Getting a Protection from Abuse Order When the Courthouse is Closed

If you are a victim of domestic violence, and if the courthouse is closed, you are still able to obtain a Protection from Abuse Order. A hearing officer is available to receive petitions for PFAs from when the courthouse closes each day until it opens the next morning, from Friday at closing until Monday morning, and in the event there are no judges available due to illness, vacation, or duties outside of the county.

The hearing officer can, if he or she deems it necessary, enter an order prohibiting the defendant from abusing the plaintiff or minor children, can give the plaintiff possession of the parties’ residence to the exclusion of the defendant, and prohibiting the defendant from having any contact with the plaintiff or minor children. The order would be temporary in nature and would be entered with good cause shown by the plaintiff, meaning immediate and present danger of abuse.

If a hearing officer grants a PFA order as indicated above, that order will expire at the end of the next business day on which the court is available. If an emergency PFA order is granted, the plaintiff will be instructed to file a PFA Petition in the Court of Common Pleas immediately upon its reopening to obtain a new temporary order of protection from a judge.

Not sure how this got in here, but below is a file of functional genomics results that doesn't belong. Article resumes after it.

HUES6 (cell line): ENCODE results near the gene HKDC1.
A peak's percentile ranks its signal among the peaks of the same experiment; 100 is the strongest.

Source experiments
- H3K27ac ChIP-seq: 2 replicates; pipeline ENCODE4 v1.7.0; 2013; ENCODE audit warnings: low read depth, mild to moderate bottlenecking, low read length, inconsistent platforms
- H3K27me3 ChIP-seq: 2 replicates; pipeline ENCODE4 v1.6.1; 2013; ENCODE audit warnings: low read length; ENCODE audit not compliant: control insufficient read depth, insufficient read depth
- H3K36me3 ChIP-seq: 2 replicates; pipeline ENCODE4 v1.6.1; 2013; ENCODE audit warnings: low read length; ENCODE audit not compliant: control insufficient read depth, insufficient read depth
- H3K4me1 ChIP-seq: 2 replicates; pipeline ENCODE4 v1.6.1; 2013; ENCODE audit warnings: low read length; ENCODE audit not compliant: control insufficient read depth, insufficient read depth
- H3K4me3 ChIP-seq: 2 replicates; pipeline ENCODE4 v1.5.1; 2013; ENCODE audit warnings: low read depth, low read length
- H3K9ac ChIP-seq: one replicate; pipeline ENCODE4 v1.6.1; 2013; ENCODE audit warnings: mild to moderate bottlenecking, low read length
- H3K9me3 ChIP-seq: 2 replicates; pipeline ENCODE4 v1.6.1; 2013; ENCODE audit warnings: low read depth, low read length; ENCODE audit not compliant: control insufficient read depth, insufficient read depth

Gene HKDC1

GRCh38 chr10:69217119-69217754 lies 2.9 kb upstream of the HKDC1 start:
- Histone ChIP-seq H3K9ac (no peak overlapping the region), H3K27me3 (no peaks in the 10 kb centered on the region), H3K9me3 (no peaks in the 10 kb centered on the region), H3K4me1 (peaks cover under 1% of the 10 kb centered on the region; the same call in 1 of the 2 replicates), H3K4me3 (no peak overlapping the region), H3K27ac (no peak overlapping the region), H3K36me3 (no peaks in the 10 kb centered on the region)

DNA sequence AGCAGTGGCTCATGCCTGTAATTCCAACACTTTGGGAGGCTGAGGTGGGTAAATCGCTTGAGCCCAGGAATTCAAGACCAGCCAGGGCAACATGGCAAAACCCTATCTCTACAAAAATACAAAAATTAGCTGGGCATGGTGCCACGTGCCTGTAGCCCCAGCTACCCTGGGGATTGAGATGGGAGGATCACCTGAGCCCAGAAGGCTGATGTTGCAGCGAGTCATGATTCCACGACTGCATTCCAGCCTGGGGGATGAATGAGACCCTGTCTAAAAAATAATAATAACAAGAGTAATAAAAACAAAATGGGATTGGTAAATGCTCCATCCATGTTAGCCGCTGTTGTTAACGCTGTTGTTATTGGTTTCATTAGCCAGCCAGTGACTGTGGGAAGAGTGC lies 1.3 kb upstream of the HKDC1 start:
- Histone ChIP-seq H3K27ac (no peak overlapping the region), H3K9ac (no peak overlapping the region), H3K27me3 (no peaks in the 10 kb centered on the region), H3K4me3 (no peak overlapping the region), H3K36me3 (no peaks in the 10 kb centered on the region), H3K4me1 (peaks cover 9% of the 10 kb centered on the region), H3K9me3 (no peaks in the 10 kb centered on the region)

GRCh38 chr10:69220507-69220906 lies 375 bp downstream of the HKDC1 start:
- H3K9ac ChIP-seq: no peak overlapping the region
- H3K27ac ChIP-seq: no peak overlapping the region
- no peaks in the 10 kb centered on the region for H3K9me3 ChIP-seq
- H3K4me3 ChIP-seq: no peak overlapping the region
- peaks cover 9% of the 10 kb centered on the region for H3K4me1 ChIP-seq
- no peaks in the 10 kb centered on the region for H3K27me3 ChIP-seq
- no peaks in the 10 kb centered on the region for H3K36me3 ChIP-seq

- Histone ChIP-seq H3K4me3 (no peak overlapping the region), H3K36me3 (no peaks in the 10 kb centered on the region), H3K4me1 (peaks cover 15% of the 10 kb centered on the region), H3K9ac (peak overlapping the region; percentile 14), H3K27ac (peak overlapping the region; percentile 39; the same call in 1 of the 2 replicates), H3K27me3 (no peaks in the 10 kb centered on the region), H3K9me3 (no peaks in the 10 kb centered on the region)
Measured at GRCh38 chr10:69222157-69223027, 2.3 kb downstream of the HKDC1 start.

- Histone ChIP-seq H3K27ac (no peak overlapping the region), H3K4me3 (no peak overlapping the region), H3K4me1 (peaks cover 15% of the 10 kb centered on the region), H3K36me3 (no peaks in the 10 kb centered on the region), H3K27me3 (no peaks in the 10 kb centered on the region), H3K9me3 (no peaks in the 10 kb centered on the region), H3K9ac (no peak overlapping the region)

In the event you find yourself or your children in danger of abuse when the courthouse is closed, an emergency protection order can be obtained to protect you until a time at which you are able to file a petition with the court.

To schedule an appointment with one of our attorneys or for further information, call us at the Law Offices of Gregory P. LaMonaca, P.C., at (610) 892-3877

About the author

About Alicia Fastman

Alicia Fastman graduated from Hofstra University with a Bachelor’s degree in Psychology, then went on to complete her Juris Doctorate at the Widener University School of Law in Wilmington, DE. Ms. Fastman graduated from law school with pro bono distinction, completed a Certificate in Criminal Law, and focused her intensive studies within the fields of litigation and trial advocacy. Ms. Fastman is licensed to practice law in Pennsylvania, and is a member of the Pennsylvania and Delaware County Bar Associations. Ms. Fastman specializes in family law as well as other areas of the firm’s litigation practice.